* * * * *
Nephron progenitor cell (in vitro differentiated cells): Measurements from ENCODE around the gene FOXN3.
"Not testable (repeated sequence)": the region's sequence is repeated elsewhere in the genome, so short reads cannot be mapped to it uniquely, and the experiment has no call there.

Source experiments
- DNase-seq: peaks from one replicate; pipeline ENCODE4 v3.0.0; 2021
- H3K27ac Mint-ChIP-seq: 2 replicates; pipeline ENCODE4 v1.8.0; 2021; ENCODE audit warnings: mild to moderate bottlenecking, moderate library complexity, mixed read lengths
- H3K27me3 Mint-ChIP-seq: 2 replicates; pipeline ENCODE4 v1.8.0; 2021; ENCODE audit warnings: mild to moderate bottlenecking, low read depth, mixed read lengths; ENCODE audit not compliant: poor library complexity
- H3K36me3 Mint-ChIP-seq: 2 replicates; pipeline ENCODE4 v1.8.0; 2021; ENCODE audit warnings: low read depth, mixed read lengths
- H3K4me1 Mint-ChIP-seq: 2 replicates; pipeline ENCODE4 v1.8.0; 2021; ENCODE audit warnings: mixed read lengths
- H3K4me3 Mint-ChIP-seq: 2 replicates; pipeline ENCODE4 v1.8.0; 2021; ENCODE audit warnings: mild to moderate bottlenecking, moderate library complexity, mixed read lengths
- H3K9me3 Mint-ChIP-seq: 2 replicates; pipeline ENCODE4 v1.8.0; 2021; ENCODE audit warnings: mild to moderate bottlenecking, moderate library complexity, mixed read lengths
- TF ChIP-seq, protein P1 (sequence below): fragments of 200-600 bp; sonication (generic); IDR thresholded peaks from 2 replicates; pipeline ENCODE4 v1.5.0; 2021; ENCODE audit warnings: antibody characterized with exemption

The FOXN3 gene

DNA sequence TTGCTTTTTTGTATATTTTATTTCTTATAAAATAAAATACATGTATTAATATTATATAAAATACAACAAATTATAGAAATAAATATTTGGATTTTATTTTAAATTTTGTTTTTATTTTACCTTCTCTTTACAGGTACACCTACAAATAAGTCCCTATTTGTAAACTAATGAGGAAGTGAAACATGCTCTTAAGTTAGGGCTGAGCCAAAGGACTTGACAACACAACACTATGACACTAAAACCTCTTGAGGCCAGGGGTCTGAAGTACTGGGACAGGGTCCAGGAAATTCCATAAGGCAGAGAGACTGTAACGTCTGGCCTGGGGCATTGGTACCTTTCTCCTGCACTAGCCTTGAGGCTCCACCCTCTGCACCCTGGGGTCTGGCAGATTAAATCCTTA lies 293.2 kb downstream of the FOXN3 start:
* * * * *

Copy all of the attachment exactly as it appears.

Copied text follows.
Nephron progenitor cell (in vitro differentiated cells): Measurements from ENCODE around the gene FOXN3.
"Not testable (repeated sequence)": the region's sequence is repeated elsewhere in the genome, so short reads cannot be mapped to it uniquely, and the experiment has no call there.

Source experiments
- DNase-seq: peaks from one replicate; pipeline ENCODE4 v3.0.0; 2021
- H3K27ac Mint-ChIP-seq: 2 replicates; pipeline ENCODE4 v1.8.0; 2021; ENCODE audit warnings: mild to moderate bottlenecking, moderate library complexity, mixed read lengths
- H3K27me3 Mint-ChIP-seq: 2 replicates; pipeline ENCODE4 v1.8.0; 2021; ENCODE audit warnings: mild to moderate bottlenecking, low read depth, mixed read lengths; ENCODE audit not compliant: poor library complexity
- H3K36me3 Mint-ChIP-seq: 2 replicates; pipeline ENCODE4 v1.8.0; 2021; ENCODE audit warnings: low read depth, mixed read lengths
- H3K4me1 Mint-ChIP-seq: 2 replicates; pipeline ENCODE4 v1.8.0; 2021; ENCODE audit warnings: mixed read lengths
- H3K4me3 Mint-ChIP-seq: 2 replicates; pipeline ENCODE4 v1.8.0; 2021; ENCODE audit warnings: mild to moderate bottlenecking, moderate library complexity, mixed read lengths
- H3K9me3 Mint-ChIP-seq: 2 replicates; pipeline ENCODE4 v1.8.0; 2021; ENCODE audit warnings: mild to moderate bottlenecking, moderate library complexity, mixed read lengths
- TF ChIP-seq, protein P1 (sequence below): fragments of 200-600 bp; sonication (generic); IDR thresholded peaks from 2 replicates; pipeline ENCODE4 v1.5.0; 2021; ENCODE audit warnings: antibody characterized with exemption

The FOXN3 gene

DNA sequence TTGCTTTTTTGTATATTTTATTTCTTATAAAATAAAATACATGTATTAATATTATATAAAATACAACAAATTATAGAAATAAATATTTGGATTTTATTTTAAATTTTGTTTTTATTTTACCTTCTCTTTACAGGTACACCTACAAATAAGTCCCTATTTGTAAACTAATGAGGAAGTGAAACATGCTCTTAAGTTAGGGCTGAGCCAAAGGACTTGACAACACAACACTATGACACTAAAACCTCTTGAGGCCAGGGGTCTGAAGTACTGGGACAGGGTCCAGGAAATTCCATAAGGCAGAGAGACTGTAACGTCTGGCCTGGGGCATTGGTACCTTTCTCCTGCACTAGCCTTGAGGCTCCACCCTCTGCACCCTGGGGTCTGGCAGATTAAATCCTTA lies 293.2 kb downstream of the FOXN3 start: